“Well,” he said, “I hope that changes soon. Because right now, you’re all we got.”

“Excuse me, sir?” 

“ROCAF has lost the majority of their front line pilots. They are flying the rookie squads, and to be honest, they have more aircraft than qualified pilots. So I will give you this option:”


“You are wounded. Severely. We can evac you back behind the front lines. Or, you can stay here with us, as a tactical advisor. To train the ROCAF. Give them a quick runaround on the jets. Teach them the tactics.”

“Sir, that requires years of training.”

“You’d have a few weeks. Maximum.” he then leaned forward, sizing me up like a snake. “But with all due respect Lieutenant, from the looks of you, you don’t seem like the kind of woman that runs away with her tail tucked between her legs.”

“I’d say that’s a correct assum—”

There, at that moment, I remember the loud boom, the feeling of searing heat against my skin, the doors flying off their hinges, the walls splitting into bits and pieces that tore through bodies, machinery, and anything standing in their way. 

I woke up, flat on my back, ears ringing, my fucking head pounding like someone ran it over with a truck. There was an arm atop of me. I reached to lift it, but was attached to thin air. I recognized the watch, one of the Commander’s side guys.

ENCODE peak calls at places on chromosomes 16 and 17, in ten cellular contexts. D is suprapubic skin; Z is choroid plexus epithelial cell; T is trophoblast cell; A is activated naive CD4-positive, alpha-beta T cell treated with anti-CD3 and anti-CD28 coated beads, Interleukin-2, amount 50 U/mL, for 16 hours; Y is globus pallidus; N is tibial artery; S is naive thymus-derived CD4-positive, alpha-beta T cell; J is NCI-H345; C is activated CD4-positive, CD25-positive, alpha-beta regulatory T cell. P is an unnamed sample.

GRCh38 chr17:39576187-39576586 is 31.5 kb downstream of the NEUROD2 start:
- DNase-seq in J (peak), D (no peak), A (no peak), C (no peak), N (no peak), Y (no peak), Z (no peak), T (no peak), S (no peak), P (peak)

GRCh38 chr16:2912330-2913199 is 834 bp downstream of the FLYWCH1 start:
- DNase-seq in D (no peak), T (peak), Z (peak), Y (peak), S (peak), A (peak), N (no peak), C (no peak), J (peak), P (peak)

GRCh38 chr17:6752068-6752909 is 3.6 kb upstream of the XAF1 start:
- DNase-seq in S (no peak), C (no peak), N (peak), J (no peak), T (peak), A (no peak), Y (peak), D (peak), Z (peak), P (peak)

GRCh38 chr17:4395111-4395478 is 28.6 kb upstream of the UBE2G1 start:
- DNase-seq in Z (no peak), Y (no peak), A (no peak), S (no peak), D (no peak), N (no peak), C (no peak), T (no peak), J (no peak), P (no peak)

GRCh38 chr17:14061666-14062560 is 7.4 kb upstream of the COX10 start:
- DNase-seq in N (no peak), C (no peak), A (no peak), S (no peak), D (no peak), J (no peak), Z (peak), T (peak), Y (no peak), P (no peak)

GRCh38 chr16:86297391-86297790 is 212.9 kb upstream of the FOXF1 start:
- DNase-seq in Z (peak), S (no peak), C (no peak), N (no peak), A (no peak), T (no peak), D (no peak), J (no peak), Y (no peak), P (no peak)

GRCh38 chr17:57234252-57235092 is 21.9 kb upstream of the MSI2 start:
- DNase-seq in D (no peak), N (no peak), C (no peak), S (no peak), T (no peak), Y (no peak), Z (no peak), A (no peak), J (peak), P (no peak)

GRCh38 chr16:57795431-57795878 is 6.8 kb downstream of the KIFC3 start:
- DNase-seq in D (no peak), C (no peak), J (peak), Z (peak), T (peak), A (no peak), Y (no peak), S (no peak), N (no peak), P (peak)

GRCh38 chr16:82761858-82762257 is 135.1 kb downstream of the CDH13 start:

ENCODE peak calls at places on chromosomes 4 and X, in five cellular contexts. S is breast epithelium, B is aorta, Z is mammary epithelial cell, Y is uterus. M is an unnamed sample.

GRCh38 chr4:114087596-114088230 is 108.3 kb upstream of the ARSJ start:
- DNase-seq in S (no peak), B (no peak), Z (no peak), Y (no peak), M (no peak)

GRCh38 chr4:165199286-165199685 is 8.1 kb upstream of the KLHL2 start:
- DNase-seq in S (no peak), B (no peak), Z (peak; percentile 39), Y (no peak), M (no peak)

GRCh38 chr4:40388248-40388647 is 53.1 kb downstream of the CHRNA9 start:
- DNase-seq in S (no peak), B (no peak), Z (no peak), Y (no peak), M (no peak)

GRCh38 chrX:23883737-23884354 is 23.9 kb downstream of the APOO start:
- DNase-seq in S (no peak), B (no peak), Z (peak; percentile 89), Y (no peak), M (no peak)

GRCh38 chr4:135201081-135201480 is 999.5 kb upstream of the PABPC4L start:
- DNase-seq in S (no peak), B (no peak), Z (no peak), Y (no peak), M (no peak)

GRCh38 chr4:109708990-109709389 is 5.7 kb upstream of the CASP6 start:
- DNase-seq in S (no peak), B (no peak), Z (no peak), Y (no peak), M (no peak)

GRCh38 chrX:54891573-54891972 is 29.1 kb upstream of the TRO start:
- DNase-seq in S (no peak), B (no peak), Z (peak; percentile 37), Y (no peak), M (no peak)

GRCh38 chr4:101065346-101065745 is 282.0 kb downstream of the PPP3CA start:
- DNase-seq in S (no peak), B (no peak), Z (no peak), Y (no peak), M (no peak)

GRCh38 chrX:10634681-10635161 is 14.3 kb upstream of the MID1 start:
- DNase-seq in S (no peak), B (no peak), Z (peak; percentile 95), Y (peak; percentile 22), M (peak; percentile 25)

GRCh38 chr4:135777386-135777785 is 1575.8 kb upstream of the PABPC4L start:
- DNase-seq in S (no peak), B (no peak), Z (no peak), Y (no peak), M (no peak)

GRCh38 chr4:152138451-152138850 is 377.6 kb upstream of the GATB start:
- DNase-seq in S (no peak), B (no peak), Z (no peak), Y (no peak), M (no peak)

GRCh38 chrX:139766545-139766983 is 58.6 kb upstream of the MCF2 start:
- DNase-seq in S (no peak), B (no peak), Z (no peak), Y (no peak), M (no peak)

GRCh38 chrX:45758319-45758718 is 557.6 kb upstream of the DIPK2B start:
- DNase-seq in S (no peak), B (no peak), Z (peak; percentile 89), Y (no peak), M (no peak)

When I rolled over, I saw his torso laying in the rubble. 

We never found the rest of him, but what I did find is a structural beam of a Taiwanese field hospital sticking through my left thigh. A few medics arrived. I saw lots of soldiers, all scrambling, scared, watching me scream but I couldn’t hear myself. 

I couldn’t hear anything but ringing. 

My throat hurt. I was parched. 

My eyes worked. My hands worked. My feet worked. 

Fuck, my leg hurt. I tried to stand, but the beam was stuck in the floor. A medic offered me morphine, but I denied. Can’t fly with that shit in me. I’m no good drugged up. 

They gave me a book to bite down on. 

We counted to three, and they yanked, but it didn’t free up with the first try. If I was screaming, I bet they could hear it in South America. The one asshole started prying back and forth. I swore to god I’d choke him as soon as I could get up, but it took one more good group effort to pull it out. 

They cauterized it. 

The one guy was fucking smiling. 

“Lucky! Lucky!” he said. 

Yeah, it missed my femoral artery, main nerves, tendons, and all by just an inch. My leg is still usable. They stitched me up and tried to put me back on a bed. 

Fuck that. Air raid sirens blared 

I saw rockets blasting into the air. SAMs. Patriots, or whatever the ROCAF equivalent is. AAA artillery fired blinding into the sky. 

What the fuck are they shooting at?